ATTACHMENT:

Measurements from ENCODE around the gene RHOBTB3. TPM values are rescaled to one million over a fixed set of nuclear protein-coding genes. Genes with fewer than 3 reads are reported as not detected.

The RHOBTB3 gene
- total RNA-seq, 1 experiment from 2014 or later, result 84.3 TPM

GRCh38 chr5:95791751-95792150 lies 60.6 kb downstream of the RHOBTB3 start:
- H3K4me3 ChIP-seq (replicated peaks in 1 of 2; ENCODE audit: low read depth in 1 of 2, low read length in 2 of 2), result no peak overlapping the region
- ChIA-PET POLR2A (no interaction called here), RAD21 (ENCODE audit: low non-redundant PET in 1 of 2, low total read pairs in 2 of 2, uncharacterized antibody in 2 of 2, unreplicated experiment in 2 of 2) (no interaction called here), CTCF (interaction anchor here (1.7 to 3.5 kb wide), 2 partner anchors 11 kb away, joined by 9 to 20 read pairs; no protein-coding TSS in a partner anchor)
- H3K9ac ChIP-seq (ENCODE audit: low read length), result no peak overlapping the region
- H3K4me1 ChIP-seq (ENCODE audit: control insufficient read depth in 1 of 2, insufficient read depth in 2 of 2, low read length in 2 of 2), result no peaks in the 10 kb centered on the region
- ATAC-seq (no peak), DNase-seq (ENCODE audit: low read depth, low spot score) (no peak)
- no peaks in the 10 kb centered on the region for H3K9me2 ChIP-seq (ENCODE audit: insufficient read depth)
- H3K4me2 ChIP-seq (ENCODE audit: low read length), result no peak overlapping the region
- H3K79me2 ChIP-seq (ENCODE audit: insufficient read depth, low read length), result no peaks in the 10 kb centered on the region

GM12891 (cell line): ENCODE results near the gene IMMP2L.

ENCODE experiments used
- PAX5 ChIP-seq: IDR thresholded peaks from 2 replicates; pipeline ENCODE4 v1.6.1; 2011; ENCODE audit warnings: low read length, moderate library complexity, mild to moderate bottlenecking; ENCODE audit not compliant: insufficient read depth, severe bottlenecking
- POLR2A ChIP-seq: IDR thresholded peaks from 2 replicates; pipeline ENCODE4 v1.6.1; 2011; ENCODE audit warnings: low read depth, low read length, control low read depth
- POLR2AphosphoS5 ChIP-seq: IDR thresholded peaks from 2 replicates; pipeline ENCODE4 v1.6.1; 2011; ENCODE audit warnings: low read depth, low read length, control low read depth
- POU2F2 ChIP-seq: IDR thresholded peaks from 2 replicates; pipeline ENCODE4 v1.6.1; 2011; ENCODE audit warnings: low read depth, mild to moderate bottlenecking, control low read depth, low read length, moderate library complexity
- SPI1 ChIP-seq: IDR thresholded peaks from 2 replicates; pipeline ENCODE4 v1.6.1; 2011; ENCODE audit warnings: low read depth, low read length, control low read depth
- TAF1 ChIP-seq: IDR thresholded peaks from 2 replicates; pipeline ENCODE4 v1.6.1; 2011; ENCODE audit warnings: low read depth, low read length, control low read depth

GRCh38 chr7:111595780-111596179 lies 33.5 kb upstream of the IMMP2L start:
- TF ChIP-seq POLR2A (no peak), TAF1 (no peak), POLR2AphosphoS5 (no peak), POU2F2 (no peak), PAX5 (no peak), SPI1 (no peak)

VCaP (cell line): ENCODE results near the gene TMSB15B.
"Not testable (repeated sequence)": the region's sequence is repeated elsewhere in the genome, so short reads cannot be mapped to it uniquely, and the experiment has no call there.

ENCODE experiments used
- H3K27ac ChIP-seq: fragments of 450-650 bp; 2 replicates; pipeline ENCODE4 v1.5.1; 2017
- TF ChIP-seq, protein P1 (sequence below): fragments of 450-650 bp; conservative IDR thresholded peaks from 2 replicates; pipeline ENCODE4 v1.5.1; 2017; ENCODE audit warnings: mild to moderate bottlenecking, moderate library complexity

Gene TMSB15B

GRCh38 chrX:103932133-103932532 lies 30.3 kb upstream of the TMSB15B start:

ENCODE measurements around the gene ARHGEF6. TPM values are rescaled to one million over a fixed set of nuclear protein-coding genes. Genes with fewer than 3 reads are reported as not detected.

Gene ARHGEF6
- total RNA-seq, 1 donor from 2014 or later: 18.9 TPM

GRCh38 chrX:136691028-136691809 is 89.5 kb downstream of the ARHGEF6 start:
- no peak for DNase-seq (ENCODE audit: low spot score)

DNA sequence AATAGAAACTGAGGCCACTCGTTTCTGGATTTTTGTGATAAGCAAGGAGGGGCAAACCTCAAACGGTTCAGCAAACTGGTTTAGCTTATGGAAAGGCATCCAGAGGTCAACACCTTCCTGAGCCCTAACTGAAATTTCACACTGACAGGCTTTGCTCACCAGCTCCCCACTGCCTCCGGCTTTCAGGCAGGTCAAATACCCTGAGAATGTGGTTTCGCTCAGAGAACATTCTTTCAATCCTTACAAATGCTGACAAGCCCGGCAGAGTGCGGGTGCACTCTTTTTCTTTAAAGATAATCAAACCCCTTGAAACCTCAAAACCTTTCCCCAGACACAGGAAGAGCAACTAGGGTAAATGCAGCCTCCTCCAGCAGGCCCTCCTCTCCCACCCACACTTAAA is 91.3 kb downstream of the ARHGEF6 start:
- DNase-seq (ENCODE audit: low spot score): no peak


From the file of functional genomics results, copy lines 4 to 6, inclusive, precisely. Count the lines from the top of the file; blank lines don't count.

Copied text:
GRCh38 chr5:95791751-95792150 lies 60.6 kb downstream of the RHOBTB3 start:
- H3K4me3 ChIP-seq (replicated peaks in 1 of 2; ENCODE audit: low read depth in 1 of 2, low read length in 2 of 2), result no peak overlapping the region
- ChIA-PET POLR2A (no interaction called here), RAD21 (ENCODE audit: low non-redundant PET in 1 of 2, low total read pairs in 2 of 2, uncharacterized antibody in 2 of 2, unreplicated experiment in 2 of 2) (no interaction called here), CTCF (interaction anchor here (1.7 to 3.5 kb wide), 2 partner anchors 11 kb away, joined by 9 to 20 read pairs; no protein-coding TSS in a partner anchor)